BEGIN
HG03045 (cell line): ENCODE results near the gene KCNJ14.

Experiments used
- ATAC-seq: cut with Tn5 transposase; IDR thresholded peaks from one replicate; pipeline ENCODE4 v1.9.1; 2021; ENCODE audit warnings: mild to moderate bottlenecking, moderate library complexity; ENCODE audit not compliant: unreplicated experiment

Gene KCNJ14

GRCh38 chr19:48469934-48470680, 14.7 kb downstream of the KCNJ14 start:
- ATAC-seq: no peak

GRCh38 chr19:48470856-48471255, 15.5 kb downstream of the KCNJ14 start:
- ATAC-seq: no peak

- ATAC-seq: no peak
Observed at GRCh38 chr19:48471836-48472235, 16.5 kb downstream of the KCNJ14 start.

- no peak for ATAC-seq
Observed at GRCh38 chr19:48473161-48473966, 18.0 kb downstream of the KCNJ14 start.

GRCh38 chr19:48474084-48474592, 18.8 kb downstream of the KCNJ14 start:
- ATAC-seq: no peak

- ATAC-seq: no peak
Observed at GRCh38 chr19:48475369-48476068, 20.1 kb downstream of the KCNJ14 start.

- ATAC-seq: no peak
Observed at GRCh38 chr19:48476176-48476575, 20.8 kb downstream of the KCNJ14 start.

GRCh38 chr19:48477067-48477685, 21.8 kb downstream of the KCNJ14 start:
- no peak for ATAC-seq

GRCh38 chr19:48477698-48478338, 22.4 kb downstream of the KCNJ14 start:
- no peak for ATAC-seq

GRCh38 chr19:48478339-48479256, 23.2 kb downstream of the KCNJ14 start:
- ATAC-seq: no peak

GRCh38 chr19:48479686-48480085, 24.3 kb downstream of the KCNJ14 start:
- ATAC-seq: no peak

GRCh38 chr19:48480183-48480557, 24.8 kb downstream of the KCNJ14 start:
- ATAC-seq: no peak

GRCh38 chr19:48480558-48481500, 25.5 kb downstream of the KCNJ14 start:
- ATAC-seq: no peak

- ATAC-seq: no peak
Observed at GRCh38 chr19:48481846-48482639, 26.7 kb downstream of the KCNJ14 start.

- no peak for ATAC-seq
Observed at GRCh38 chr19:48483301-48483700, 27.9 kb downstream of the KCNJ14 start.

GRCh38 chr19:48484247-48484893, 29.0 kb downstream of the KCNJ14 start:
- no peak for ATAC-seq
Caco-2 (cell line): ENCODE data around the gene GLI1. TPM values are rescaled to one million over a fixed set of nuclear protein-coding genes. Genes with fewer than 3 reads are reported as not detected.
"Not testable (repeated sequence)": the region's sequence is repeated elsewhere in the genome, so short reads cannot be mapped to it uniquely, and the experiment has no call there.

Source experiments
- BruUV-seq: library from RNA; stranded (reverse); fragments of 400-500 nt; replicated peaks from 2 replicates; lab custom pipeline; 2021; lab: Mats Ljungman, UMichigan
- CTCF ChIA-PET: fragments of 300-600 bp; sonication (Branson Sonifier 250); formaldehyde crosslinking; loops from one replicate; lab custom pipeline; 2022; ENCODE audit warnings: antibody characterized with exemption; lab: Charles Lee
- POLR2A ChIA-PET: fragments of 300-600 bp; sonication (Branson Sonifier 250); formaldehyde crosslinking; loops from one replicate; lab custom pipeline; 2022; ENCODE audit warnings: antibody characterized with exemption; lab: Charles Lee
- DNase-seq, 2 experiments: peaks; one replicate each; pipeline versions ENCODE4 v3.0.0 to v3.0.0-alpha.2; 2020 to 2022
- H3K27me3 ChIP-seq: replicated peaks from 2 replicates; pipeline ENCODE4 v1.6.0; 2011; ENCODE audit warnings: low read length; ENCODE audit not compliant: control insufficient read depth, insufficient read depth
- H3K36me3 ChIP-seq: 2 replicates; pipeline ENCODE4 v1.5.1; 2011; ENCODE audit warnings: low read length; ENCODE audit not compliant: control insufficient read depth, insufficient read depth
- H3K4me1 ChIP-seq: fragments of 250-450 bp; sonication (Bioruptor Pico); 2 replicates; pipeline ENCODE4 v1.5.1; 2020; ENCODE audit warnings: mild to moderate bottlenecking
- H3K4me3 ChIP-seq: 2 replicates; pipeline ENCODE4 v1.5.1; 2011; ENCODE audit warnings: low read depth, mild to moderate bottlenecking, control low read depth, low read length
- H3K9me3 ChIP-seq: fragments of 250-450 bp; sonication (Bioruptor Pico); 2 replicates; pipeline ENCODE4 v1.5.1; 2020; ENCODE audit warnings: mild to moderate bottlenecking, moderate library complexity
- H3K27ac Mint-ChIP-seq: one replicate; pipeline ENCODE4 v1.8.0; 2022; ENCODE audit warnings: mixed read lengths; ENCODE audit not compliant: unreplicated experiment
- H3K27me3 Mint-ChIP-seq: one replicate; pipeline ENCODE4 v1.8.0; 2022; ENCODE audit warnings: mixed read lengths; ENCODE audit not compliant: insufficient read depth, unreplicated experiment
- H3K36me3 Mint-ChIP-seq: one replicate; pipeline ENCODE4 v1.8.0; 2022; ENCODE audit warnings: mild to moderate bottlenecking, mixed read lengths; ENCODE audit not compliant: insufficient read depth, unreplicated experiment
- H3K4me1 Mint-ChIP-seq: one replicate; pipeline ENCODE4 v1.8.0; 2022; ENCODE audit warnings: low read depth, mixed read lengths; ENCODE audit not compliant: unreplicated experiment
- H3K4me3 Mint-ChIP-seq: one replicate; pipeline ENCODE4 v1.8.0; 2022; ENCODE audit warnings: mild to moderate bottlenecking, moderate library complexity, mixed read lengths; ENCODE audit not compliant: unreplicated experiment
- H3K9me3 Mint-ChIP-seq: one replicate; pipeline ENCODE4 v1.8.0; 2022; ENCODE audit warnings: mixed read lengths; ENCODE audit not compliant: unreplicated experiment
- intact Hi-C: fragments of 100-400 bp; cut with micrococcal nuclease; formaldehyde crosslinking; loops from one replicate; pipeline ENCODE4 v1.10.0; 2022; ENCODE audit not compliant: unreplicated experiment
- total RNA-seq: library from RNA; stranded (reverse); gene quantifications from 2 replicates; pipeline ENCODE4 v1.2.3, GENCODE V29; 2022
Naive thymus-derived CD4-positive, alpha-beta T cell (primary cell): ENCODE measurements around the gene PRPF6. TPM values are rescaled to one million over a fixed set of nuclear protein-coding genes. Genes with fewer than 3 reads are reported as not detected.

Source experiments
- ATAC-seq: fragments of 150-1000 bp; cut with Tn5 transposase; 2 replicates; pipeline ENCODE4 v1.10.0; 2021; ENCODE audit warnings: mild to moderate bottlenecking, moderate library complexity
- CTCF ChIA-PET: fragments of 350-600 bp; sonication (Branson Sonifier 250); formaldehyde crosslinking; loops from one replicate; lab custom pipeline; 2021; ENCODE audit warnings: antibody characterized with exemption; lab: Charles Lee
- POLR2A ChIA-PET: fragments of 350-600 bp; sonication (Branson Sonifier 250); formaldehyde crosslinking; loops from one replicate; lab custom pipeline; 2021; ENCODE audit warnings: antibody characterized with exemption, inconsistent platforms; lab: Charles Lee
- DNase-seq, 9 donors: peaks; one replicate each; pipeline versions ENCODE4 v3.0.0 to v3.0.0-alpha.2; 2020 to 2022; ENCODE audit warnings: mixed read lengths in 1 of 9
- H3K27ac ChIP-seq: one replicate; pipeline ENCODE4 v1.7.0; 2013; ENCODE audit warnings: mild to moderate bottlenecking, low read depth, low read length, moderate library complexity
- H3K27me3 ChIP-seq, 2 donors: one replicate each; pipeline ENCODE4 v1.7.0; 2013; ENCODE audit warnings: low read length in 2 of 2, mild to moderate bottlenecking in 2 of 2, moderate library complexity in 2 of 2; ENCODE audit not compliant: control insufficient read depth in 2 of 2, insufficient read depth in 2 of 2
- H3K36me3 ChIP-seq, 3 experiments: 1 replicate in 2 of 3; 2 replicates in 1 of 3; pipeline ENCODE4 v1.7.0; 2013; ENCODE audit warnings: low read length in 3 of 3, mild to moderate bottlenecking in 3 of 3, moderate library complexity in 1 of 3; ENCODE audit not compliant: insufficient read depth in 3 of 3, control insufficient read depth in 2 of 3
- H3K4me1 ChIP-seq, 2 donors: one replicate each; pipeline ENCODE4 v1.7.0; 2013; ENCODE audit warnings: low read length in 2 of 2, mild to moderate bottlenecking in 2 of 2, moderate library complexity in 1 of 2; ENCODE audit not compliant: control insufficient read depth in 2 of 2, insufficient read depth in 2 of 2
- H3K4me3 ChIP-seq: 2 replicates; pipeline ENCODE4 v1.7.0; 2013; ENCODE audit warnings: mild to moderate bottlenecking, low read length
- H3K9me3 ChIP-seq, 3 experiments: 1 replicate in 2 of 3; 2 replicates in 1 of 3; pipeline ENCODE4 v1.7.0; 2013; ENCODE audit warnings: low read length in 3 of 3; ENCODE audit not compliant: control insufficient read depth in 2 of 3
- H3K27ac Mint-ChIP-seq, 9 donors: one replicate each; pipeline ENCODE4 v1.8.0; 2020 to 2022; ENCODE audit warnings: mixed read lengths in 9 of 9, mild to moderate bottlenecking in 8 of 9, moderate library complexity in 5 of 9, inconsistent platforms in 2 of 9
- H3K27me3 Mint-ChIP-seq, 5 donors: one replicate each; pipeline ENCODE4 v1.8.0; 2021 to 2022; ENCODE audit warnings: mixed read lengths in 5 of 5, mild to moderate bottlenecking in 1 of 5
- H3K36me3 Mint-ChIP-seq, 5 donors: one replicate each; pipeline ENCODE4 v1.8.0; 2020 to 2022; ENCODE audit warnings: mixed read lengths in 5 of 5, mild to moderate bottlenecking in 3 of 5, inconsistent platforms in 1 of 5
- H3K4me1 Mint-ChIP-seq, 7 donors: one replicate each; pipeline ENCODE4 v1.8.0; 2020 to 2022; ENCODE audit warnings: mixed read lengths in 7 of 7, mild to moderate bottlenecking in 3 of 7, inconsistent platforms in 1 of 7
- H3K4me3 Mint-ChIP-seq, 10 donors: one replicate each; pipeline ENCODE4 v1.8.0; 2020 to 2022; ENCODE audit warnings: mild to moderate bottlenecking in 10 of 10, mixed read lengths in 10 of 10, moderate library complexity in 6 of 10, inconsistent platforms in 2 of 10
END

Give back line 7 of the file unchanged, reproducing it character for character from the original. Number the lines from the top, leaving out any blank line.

GRCh38 chr19:48470856-48471255, 15.5 kb downstream of the KCNJ14 start: